Flagstar Bank, one of the nation’s largest mortgage lenders, rolled out its Destination Home product in March, which offers the option for a zero-down, 30-year fixed mortgage to consumers who have credit scores of 600 or higher and meet other criteria. There’s no private mortgage insurance involved.
To qualify, the borrower or the property must meet some low to moderate income guidelines. The mortgage can be made for a home in a low- to moderate-income census tract in markets where Flagstar has bank branches. Or a low- to moderate-income borrower can purchase in any tract, as long as it’s a county where Flagstar has a banking presence. The maximum loan amount varies by state. The rate on the Destination Home product will vary based on the market. Recently, the annual percentage rate was 4.756 percent.
“We’re seeing a robust start to the spring with this product,” says Beverly Meek, first vice president and Community Reinvestment Act director for Flagstar.
Flagstar also has a gift program that offers up to $2,500 in certain markets. That gift program can help a buyer overcome the hurdle of a down payment or closing costs, depending on the loan product and other factors.
Consumers need to understand that many different homebuyer programs exist and will vary by bank and non-bank, as well as by state, Gumbinger notes. HSH.com lists a variety of state-backed homebuyer programs.
It makes sense to shop around and talk to different lenders about the mortgage options that might be available to you. Look into options for locking in a low rate, too, in case interest rates shoot up unexpectedly.
A variety of options exist. Quicken Loans has a RateShield product where someone can lock their rate for up to 90 days. If rates dip by the time they commit to a home, the shopper would get that new lower rate. Unlike some other rate locks, Quicken says a purchase agreement is not needed to lock a rate with RateShield, so consumers can shop with more certainty.
Expect a Few More Hurdles
The Federal Housing Administration is toughening up its standards for mortgages made to homebuyers with small down payments, low credit scores and high levels of debt. More than 28 percent of mortgage approvals made in the first quarter of 2019 had a credit score of less than 640.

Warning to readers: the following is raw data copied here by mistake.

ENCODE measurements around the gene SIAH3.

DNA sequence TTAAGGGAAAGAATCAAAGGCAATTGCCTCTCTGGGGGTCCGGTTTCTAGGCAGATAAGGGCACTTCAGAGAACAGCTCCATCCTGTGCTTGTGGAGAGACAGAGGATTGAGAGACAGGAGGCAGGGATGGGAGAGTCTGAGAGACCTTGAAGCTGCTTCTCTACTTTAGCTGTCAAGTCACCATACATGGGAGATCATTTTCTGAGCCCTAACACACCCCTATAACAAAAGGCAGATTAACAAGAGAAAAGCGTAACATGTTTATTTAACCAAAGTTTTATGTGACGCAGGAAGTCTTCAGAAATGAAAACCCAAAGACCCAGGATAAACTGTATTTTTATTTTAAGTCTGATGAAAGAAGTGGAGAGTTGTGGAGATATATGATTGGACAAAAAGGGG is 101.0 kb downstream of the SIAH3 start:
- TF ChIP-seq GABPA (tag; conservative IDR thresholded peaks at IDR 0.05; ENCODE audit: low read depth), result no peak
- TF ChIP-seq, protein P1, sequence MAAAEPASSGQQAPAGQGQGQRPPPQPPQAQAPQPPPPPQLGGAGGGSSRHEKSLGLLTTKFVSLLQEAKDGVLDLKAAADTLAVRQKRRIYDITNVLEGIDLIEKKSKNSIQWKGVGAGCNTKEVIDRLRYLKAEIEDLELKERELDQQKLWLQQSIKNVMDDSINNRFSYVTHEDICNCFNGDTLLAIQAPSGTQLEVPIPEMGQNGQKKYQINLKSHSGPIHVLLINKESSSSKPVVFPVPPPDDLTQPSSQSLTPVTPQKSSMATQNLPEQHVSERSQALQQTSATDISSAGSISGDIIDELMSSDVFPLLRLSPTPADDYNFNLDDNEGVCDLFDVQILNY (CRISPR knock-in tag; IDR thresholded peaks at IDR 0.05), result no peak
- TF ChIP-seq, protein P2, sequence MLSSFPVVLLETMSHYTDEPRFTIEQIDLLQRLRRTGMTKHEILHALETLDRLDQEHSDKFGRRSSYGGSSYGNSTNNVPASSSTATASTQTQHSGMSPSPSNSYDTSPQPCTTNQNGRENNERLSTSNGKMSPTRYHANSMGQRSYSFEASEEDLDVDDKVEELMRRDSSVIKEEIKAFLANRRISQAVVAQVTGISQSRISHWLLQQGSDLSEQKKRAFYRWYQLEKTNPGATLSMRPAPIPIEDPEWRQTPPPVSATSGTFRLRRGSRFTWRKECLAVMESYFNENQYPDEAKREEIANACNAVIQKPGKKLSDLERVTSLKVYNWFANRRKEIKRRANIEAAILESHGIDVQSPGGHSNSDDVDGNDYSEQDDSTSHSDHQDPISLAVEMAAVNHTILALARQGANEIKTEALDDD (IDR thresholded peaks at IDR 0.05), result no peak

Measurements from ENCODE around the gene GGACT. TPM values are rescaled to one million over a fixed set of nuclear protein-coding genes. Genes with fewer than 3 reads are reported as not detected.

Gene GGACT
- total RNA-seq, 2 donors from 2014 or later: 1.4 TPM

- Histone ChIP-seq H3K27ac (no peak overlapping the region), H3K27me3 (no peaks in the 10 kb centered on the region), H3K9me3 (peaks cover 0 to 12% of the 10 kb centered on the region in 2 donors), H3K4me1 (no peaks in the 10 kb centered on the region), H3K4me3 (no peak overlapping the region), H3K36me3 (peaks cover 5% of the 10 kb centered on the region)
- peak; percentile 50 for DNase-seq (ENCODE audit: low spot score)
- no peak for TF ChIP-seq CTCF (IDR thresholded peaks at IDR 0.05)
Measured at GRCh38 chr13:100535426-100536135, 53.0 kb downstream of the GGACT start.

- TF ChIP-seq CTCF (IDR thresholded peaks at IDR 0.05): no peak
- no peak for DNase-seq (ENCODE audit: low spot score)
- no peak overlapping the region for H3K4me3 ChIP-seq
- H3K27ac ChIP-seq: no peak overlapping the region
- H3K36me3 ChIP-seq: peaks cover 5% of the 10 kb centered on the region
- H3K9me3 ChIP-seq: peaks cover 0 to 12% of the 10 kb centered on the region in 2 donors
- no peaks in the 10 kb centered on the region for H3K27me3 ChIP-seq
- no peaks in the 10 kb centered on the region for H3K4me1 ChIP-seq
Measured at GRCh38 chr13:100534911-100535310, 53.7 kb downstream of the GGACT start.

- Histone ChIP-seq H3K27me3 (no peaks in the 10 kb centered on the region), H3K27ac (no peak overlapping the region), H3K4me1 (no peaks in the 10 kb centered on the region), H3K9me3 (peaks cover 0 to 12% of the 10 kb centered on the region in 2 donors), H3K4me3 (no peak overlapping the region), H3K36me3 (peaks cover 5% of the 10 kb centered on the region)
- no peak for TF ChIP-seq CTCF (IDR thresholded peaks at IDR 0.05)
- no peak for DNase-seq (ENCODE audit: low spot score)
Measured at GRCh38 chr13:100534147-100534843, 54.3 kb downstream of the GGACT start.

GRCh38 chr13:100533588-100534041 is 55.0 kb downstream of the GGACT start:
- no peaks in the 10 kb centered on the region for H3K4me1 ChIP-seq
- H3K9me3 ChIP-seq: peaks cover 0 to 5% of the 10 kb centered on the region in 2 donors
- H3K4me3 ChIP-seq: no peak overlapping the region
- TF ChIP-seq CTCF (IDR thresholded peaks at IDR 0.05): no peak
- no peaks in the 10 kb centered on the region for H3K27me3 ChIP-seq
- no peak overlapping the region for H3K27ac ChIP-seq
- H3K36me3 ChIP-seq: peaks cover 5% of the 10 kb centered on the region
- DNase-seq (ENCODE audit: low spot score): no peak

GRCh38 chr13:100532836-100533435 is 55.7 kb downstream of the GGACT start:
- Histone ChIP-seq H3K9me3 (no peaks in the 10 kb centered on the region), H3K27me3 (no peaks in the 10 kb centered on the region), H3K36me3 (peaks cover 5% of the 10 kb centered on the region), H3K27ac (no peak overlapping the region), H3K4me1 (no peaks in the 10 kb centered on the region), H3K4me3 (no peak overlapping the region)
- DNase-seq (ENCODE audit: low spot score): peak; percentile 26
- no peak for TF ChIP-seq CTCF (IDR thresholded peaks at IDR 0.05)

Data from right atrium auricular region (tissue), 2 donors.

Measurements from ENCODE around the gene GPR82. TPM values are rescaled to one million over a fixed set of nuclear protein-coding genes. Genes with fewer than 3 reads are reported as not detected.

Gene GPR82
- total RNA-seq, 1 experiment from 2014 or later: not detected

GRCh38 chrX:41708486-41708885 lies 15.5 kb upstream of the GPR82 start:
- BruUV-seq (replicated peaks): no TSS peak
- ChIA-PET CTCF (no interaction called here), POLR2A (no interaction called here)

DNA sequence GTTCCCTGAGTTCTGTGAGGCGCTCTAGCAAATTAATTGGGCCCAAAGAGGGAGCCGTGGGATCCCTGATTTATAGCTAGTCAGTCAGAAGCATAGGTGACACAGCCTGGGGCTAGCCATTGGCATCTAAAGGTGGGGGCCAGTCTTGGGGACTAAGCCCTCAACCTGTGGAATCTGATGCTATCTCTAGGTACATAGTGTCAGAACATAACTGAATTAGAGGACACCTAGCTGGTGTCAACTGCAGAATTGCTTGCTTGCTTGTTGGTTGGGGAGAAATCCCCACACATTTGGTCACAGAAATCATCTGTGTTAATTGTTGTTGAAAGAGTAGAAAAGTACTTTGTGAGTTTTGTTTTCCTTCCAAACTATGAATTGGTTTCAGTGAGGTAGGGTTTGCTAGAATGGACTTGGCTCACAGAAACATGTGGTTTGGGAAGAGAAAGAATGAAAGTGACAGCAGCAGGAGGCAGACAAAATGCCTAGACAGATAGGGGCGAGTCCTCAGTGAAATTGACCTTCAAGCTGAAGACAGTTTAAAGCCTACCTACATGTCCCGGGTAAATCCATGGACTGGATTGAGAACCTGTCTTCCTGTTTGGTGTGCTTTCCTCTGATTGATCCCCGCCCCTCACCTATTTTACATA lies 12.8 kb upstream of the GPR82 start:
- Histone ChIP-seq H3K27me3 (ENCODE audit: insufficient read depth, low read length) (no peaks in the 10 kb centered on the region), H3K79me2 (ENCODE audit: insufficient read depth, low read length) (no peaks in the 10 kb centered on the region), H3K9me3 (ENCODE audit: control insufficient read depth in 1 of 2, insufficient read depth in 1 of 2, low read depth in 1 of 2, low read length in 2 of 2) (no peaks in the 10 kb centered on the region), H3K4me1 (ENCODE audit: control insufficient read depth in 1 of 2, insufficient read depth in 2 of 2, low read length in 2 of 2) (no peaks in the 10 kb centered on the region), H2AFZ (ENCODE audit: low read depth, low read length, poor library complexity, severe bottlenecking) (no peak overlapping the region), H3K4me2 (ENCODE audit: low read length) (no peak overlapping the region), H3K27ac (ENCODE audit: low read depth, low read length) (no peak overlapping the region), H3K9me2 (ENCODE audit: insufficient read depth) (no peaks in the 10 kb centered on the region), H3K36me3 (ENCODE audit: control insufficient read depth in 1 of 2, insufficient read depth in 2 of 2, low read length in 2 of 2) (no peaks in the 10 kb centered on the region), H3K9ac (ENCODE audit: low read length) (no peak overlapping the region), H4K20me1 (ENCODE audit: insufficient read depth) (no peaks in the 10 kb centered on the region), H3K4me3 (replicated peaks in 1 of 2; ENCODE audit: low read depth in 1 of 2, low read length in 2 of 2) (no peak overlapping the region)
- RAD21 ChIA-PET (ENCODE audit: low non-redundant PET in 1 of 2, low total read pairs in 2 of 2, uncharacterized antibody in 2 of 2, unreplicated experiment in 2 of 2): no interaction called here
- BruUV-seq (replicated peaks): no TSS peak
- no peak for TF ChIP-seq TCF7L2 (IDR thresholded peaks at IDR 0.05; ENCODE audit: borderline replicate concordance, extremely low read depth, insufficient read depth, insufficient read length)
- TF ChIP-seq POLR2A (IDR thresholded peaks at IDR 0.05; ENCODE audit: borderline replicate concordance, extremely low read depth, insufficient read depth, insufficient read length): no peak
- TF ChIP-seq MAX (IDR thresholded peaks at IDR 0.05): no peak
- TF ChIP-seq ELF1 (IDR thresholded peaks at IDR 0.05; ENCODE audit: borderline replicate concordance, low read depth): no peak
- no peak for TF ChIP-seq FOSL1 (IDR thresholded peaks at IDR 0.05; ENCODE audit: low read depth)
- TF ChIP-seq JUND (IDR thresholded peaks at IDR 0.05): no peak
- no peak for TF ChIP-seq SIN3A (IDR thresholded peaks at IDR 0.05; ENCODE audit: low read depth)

Lenders expect that there will be some tightening of credit, particularly for buyers at the margin who may be taking on riskier loans. Nearly 83 percent of FHA home-purchase loans made in January went to first-time homebuyers, according to FHA. Just under 40 percent went to minorities.
The tighter standards would impact those who have the weakest financial profiles—FICO scores under 640 with debt-to-income ratios above 50 percent.
Gumbinger notes that loans with the lowest credit scores tend to default at a much higher rate. He says lenders are afraid that if they issue too many loans that later fail, HUD will no longer allow them to write FHA-backed mortgages.
“The FHA change does mean greater scrutiny,” he says, noting that higher-risk applications would go through a manual underwriting process.
“It’s fair to say that some buyers won’t be able to get a loan until their financial profile improves a bit,” he says.
To be fair, a low credit score and high levels of debt going in significantly increases the risk of a loan failure. Consumers don’t want to end up dealing with the “emotionally difficult loss-of-home foreclosure process,” either, he says.
“Better to wait and try again at a later time to help improve the odds of success,” Gumbinger says.
The financial crisis—and housing market crash in 2008—led to greater disclosures for consumers and more scrutiny.
“While there are a number of low-down payment, and even some no-down payment, loan options in the marketplace,” McBride says, “do not confuse this with the wild, wild West days of 2004-2006 when exotic and creative mortgage products got mainstream homebuyers into trouble.”
Step Back and Do More Research
If your budget is tight or your credit isn’t great, it may be best to start out talking with a HUD-approved housing counselor. See www.hud.gov.
Beth Martinez, who works on financial and homeownership education for the Michigan State University Extension in Detroit, says a HUD housing counselor can help a consumer improve a credit score over time by identifying trouble spots. There may be ways to spot errors and figure out ways to reduce or eliminate outstanding debt.
“It can take from a few months to two years to improve a credit score,” she says.
But it could help many entry-level buyers and others get a mortgage.
“Improving a credit score improves the chances of being approved for a mortgage loan and can lower the interest rate that the consumer qualifies for,” Martinez says.